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  1. Abstract Topological photonics seeks to control the behaviour of the light through the design of protected topological modes in photonic structures. While this approach originated from studying the behaviour of electrons in solid-state materials, it has since blossomed into a field that is at the very forefront of the search for new topological types of matter. This can have real implications for future technologies by harnessing the robustness of topological photonics for applications in photonics devices. This roadmap surveys some of the main emerging areas of research within topological photonics, with a special attention to questions in fundamental science, which photonics is in an ideal position to address. Each section provides an overview of the current and future challenges within a part of the field, highlighting the most exciting opportunities for future research and developments. 
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    Abstract A variety of precise experiments have been carried out to establish the character of the superconducting state in Sr 2 RuO 4 . Many of these appear to imply contradictory conclusions concerning the symmetries of this state. Here we propose that these results can be reconciled if we assume that there is a near-degeneracy between a $${d}_{{x}^{2}-{y}^{2}}$$ d x 2 − y 2 (B 1 g in group theory nomenclature) and a $${g}_{xy({x}^{2}-{y}^{2})}$$ g x y ( x 2 − y 2 ) (A 2 g ) superconducting state. From a weak-coupling perspective, such an accidental degeneracy can occur at a point at which a balance between the on-site and nearest-neighbor repulsions triggers a d -wave to g -wave transition.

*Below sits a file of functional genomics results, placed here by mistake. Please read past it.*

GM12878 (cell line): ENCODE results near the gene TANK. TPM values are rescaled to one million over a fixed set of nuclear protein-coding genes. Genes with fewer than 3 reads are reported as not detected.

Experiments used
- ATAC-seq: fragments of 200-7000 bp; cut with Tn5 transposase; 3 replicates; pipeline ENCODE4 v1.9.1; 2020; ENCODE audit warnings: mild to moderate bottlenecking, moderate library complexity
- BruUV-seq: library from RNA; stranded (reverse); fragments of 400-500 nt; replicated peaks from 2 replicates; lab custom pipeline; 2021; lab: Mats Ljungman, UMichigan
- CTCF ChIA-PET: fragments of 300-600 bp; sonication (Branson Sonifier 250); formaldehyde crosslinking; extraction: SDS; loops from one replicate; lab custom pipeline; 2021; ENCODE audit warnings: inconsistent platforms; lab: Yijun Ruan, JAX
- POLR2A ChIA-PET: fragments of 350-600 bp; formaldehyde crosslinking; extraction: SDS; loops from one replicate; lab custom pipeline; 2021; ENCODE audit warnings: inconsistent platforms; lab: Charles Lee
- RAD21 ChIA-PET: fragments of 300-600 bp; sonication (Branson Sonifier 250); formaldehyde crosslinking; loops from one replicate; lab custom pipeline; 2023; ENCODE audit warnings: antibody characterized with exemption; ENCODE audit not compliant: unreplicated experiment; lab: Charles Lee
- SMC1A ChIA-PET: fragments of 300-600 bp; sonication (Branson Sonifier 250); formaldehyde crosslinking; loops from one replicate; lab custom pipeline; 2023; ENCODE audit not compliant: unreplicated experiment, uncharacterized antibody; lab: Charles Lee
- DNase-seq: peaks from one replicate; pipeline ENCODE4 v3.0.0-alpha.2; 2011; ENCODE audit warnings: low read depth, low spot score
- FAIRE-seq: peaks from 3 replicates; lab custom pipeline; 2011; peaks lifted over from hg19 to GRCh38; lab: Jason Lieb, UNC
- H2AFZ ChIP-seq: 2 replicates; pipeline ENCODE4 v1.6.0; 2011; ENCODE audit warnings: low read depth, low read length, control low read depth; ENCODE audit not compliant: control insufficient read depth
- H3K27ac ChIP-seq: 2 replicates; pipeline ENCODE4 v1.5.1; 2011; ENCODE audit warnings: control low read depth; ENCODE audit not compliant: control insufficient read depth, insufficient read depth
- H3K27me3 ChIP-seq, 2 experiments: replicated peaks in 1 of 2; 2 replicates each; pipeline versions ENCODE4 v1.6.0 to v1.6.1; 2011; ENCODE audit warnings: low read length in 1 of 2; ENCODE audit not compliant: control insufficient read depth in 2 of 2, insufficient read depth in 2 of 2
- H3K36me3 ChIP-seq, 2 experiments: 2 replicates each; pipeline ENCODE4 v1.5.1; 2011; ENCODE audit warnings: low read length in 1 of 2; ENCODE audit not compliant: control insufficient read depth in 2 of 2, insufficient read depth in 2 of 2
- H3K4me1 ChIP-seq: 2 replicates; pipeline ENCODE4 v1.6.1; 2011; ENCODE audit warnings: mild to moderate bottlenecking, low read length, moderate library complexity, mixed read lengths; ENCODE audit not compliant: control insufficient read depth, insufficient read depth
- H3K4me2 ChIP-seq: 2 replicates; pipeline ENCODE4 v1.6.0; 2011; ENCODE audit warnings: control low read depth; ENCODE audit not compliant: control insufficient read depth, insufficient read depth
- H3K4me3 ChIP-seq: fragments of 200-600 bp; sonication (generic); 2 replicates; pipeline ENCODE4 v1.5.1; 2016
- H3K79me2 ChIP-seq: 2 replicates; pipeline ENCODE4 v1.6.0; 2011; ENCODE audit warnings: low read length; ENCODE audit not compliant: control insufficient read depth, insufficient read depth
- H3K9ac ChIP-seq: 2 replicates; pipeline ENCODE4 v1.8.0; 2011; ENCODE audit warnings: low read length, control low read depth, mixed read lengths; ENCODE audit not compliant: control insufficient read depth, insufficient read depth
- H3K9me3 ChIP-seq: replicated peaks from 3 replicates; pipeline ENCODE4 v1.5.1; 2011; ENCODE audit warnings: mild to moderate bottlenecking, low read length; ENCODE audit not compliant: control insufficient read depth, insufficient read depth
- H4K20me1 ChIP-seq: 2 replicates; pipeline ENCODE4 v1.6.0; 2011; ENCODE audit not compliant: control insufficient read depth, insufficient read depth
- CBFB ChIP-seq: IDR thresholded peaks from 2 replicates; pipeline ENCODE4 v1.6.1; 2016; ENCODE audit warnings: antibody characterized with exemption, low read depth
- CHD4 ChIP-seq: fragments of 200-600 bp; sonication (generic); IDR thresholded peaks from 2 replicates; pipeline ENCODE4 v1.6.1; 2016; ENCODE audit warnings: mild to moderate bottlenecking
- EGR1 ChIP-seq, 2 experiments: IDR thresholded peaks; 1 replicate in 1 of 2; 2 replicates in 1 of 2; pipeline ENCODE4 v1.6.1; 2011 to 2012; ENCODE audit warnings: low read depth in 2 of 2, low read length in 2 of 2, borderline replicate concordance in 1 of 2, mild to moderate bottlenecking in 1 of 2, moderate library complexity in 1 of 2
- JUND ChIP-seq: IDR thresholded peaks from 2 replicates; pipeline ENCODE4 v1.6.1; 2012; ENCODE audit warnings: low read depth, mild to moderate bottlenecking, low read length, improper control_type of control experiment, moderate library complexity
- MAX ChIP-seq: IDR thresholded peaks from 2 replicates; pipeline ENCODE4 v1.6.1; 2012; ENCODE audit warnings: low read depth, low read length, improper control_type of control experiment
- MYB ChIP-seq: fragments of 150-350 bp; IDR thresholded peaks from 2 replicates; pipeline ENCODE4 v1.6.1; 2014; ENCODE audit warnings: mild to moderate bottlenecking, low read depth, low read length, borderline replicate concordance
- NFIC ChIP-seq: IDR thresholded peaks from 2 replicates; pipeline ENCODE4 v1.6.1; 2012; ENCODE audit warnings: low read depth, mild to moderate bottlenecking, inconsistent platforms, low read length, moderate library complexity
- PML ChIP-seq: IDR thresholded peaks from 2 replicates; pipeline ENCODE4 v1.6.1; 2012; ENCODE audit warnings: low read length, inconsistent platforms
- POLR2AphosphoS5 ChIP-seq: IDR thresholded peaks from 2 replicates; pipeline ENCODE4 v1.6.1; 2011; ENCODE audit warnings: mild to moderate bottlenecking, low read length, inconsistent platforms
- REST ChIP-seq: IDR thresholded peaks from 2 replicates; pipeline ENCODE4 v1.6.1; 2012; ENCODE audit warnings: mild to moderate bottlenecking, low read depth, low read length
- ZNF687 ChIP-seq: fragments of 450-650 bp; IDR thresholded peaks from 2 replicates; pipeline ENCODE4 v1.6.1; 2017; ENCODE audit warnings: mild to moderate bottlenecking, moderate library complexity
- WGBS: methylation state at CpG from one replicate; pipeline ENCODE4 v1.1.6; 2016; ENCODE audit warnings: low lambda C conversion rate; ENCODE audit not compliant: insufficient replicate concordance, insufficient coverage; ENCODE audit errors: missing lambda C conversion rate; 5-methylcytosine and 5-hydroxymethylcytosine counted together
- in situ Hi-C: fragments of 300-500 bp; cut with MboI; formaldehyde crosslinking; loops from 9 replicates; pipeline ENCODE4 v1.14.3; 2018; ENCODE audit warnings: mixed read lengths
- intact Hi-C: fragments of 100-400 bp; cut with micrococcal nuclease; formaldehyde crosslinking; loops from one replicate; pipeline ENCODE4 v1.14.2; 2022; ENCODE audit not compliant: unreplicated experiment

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  3. Quantum materials represent one of the most promising frontiers in the quest for faster, lightweight, energy-efficient technologies. However, their inherent complexity and rich phase landscape make them challenging to understand or manipulate. Here, we present a new ultrafast electron calorimetry technique that can systematically uncover new phases of quantum matter. Using time- and angle-resolved photoemission spectroscopy, we measure the dynamic electron temperature, band structure, and heat capacity. This approach allows us to uncover a new long-lived metastable state in the charge density wave material 1 T -TaSe 2 , which is distinct from all the known equilibrium phases: It is characterized by a substantially reduced effective total heat capacity that is only 30% of the normal value, because of selective electron-phonon coupling to a subset of phonon modes. As a result, less energy is required to melt the charge order and transform the state of the material than under thermal equilibrium conditions. 
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